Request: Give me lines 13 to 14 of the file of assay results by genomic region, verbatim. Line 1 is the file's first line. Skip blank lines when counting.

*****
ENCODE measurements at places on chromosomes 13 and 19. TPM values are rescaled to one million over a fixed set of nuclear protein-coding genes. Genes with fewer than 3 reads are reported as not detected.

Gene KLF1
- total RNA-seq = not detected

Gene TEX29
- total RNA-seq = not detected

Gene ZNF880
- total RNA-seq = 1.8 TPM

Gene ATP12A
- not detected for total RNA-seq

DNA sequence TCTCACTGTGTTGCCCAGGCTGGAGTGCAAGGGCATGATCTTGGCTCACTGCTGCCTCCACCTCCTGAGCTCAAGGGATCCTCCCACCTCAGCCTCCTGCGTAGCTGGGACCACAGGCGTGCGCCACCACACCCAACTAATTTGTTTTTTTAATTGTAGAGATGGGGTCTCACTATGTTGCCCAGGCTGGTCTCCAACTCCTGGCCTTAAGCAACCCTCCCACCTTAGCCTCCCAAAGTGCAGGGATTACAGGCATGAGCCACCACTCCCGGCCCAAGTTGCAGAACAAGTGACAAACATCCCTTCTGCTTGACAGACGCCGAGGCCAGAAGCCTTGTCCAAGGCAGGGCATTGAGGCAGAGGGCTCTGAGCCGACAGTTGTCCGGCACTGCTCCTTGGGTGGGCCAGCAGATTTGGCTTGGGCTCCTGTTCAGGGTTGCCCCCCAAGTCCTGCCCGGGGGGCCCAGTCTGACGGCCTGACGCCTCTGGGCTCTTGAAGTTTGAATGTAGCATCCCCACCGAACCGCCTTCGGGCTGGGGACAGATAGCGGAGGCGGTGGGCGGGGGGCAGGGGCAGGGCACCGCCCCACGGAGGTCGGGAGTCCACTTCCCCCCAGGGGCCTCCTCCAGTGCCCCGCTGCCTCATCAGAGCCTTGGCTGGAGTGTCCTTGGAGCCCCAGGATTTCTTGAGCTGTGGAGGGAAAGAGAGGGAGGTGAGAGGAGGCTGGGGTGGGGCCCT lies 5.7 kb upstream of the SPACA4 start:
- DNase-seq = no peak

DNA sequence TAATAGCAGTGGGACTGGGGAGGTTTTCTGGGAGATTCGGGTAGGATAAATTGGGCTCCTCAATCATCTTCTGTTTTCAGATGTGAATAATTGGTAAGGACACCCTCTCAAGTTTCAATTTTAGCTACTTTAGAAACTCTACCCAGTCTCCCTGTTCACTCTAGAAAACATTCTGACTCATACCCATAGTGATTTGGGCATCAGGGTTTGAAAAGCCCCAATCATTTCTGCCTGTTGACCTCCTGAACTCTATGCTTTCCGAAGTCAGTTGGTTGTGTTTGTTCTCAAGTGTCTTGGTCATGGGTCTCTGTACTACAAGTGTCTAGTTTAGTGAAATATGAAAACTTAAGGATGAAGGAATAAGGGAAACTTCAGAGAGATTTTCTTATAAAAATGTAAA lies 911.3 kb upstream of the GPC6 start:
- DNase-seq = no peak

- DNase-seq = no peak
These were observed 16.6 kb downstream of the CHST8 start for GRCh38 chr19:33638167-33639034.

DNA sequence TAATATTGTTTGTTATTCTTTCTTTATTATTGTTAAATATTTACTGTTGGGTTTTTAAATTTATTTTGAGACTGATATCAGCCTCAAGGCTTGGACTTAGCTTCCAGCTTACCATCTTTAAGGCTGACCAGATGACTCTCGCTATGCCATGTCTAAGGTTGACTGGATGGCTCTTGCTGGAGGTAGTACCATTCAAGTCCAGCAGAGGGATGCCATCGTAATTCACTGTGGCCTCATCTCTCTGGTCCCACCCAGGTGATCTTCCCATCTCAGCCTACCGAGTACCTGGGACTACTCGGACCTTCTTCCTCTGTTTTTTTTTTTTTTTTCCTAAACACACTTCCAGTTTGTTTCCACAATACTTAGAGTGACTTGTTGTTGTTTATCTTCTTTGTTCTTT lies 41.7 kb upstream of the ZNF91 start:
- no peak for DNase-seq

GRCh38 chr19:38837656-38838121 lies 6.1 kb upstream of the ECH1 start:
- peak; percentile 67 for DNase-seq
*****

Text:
- DNase-seq = no peak

- DNase-seq = no peak